Spanish fashion designer Manel Torres invented the world’s first clothes-spray, which after application to the body can be removed, washed and worn again.
Torres joined forces with scientists at Imperial College London to invent the spray, which forms a seamless fabric on contact with the body.
Torres took 15 minutes to spray a T-shirt onto a male model in a demonstration.
Spray consists of special fibers mixed with polymers, so that the product obtained elastic and durable. The technology has been developed for use in household, industrial, personal and healthcare, decorative and fashion applications using aerosol cans or spray-guns, and will soon be found in products available everywhere.
The spray-on clothing will allow designers to create new and unique garments, and embodies the collaboration of fashion and science.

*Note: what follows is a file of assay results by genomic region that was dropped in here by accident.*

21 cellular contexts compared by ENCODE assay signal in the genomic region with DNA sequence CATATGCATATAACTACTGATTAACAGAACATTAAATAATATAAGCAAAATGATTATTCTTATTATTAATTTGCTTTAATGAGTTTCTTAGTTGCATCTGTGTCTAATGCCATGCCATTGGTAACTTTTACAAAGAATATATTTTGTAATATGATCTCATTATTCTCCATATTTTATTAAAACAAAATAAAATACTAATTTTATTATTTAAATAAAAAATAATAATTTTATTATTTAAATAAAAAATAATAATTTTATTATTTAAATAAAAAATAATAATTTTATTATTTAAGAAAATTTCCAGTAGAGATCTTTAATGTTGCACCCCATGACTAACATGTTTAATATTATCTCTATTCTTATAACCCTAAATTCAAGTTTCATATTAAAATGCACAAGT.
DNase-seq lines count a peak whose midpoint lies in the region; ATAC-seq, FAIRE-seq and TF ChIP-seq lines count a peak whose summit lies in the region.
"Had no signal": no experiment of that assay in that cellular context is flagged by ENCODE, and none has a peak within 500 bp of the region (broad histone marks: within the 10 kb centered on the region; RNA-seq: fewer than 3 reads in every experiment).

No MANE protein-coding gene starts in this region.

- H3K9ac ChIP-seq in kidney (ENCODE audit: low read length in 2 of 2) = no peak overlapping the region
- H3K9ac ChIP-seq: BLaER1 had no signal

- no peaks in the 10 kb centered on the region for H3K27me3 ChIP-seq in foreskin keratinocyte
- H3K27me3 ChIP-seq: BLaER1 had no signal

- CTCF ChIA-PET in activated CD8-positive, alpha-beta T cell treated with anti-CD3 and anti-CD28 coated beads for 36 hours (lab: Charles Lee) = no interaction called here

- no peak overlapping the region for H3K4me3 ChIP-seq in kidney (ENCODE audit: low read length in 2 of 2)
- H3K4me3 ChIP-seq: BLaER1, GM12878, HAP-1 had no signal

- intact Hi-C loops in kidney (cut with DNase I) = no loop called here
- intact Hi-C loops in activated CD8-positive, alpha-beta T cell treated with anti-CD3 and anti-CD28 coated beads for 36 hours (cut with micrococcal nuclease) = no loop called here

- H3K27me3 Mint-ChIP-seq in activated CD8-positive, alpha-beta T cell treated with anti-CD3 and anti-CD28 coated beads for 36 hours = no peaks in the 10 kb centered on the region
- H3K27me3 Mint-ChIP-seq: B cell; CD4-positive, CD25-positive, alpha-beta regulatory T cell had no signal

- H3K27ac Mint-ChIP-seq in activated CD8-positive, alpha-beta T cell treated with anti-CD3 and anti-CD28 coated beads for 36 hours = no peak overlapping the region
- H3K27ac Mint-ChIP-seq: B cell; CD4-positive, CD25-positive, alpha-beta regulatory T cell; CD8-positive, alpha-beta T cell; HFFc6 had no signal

French designer Pauline Marcombe has created a wooden t-shirt design she calls Prototype Triangle Numéro 1.
Made entirely out of laser-cut MDF triangles held together by wire, the t-shirt features vaulted shoulders and a multi-paneled surface often associated with edgy architectural designs. Even the numbers burnt onto each side of the triangle, generated by computer software, are more likely to evoke architectural blue-print measurements rather than clothing.
The deep-v neckline and the short above-the-navel cropping gives just the slightest nod towards modern everyday t-shirts; however, these slight similarities also serve to emphasize just how far away from the norm this prototype really is. Its bold design features an unusual material choice—Marcombe’s wooden t-shirt seems to have arrived from a distant future where architectural wooden clothes are all the rage.
“I like to explore the borders and crossing points of architecture, music and fashion. Since my graduation project I’ve been obsessed with triangles and I’m now working on a second prototype based on body movement.” she says.